A group of Jordanian deputies demanded on Wednesday that the kingdom stay out of any war against Islamic State jihadists who have captured swathes of territory in neighboring Iraq and Syria, AFP reports.
21 MPs, who represent various factions in the 150-seat parliament, sent a memorandum to speaker Atef al-Tarawneh demanding "the government not involve Jordan (in the fight) against the Islamic State", the report said.
"This war is not our war. Accordingly, we reject categorically any Jordanian contribution in a battle that is not ours," they said in the document seen by AFP.
"We do not want to be dragged into an international coalition," said Khalil Attia, one of the deputies who signed the memorandum.
Jordan's King Abdullah is to attend a NATO summit on Thursday of Western leaders including U.S. President Barack Obama, according to the report.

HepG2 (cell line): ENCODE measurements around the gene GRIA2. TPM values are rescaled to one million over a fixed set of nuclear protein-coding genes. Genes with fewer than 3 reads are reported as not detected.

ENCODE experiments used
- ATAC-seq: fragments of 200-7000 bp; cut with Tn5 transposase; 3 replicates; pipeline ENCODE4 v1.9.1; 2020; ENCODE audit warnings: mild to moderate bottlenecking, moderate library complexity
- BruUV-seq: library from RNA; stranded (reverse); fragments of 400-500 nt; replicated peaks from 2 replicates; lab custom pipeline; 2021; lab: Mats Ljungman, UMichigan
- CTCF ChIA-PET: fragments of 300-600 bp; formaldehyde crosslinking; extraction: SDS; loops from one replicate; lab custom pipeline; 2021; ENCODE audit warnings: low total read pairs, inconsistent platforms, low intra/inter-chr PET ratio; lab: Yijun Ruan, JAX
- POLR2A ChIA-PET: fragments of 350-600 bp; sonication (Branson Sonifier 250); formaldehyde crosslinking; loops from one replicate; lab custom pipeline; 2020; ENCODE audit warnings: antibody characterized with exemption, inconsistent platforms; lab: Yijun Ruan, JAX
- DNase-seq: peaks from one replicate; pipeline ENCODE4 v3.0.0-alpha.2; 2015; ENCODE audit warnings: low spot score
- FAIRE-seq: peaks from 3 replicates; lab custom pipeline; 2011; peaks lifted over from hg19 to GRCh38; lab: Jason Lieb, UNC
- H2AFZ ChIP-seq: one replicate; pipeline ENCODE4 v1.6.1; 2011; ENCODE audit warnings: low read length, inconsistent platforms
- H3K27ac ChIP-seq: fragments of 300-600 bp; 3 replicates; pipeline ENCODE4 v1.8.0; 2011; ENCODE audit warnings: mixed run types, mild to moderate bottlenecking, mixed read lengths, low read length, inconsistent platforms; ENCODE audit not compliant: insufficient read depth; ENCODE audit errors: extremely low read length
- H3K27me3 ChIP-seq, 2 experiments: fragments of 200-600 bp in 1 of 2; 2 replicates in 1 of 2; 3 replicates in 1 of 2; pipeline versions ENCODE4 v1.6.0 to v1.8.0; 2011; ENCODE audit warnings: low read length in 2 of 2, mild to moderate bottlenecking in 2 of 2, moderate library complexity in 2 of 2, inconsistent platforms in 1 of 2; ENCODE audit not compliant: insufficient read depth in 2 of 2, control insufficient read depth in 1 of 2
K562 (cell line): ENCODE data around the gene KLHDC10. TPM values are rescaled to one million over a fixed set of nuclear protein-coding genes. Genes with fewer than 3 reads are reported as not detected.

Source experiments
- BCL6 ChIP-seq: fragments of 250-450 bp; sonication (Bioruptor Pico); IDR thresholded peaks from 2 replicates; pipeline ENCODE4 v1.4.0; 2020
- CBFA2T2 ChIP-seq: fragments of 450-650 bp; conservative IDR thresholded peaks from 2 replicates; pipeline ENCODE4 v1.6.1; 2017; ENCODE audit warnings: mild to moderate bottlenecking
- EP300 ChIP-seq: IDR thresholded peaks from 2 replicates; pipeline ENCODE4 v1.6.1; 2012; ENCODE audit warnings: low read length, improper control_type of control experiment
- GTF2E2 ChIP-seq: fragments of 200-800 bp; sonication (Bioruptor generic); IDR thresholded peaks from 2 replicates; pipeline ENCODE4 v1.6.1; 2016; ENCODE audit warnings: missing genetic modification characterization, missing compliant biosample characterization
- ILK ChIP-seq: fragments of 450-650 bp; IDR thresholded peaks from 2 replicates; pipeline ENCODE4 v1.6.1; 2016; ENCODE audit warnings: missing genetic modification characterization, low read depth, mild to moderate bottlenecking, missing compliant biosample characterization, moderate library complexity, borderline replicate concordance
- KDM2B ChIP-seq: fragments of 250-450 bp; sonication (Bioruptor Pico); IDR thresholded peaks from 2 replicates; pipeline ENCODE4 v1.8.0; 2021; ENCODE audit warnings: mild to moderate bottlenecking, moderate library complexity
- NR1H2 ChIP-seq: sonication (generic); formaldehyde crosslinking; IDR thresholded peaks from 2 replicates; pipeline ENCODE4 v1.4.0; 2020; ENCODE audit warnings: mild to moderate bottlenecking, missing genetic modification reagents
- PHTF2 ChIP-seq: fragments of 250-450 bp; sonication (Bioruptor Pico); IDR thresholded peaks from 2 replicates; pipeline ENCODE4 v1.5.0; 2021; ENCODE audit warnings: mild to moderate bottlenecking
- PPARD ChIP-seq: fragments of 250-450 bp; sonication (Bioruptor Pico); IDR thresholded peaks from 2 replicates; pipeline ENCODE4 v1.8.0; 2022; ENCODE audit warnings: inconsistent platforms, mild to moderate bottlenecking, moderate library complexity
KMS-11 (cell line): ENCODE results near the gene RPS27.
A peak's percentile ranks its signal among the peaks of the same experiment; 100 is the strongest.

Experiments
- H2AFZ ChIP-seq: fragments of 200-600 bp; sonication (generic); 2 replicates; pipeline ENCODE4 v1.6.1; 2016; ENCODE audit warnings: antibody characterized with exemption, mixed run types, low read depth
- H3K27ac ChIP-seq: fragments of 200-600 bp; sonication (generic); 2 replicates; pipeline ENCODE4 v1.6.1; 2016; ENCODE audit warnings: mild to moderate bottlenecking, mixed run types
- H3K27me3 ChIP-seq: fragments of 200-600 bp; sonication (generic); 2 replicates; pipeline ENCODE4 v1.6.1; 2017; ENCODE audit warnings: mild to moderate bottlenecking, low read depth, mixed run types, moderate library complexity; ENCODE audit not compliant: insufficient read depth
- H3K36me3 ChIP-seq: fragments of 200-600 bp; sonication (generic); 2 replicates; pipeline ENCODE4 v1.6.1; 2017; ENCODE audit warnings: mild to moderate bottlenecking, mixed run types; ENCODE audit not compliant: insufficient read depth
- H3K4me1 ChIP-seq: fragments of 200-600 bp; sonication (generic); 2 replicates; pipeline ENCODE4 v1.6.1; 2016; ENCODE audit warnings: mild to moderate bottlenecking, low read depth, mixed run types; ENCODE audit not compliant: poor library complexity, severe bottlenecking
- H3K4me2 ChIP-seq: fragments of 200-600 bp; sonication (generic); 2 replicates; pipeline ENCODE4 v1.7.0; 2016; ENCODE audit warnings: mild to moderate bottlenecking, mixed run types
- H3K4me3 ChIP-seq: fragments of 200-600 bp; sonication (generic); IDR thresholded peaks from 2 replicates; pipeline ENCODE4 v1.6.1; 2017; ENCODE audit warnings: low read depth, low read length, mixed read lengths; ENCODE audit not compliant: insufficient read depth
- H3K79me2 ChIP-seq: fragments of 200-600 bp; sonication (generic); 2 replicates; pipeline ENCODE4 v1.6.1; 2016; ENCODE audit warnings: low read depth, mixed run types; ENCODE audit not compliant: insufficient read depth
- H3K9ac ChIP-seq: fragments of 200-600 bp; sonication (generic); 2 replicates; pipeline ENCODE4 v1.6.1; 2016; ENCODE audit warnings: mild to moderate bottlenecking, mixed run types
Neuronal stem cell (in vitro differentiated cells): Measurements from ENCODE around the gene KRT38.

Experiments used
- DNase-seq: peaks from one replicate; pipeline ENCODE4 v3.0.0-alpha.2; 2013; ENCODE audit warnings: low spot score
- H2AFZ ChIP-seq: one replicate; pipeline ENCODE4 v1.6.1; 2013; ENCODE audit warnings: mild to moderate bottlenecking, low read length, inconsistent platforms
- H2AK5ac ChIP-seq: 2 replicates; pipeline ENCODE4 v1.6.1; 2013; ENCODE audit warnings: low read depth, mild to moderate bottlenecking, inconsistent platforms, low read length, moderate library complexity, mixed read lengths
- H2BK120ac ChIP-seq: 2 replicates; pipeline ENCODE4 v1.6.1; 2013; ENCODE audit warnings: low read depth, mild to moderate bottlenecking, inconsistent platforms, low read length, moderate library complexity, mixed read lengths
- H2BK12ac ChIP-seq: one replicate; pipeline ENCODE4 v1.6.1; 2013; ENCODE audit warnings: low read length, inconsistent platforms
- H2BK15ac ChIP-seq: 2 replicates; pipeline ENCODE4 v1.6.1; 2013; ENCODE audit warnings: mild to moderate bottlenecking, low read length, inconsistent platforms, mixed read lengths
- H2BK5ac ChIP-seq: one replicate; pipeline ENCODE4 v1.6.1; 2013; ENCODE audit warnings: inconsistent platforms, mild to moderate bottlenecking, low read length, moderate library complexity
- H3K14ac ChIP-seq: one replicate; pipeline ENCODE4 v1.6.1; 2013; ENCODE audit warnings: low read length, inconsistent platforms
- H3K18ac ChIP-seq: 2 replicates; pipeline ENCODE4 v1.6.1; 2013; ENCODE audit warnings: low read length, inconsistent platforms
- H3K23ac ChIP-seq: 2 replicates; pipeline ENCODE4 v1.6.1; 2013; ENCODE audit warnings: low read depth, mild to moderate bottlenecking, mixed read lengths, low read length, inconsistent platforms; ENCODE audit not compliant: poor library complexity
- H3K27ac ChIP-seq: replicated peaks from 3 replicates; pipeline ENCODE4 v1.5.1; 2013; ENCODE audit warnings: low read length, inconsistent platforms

The summit in Newport, Wales is expected to focus on the threat of the Islamic State, as well as the conflict in Ukraine.
Ahead of the gathering, Obama called for an international front against the jihadists after they beheaded a second American journalist, with Britain and France weighing military action.
In June, former National Security Council director Yaakov Amidror warned against the Islamic State moving in on Jordan and posing a threat to Israel, adding that if Jordan requested Israeli assistance in preventing its border with Iraq from being overrun by the group, Israel would have little choice but to help.
Prime Minister Binyamin Netanyahu later asked the international community to support Jordan in the fight against Islamic extremism and to back the independence of Iraq's Kurds.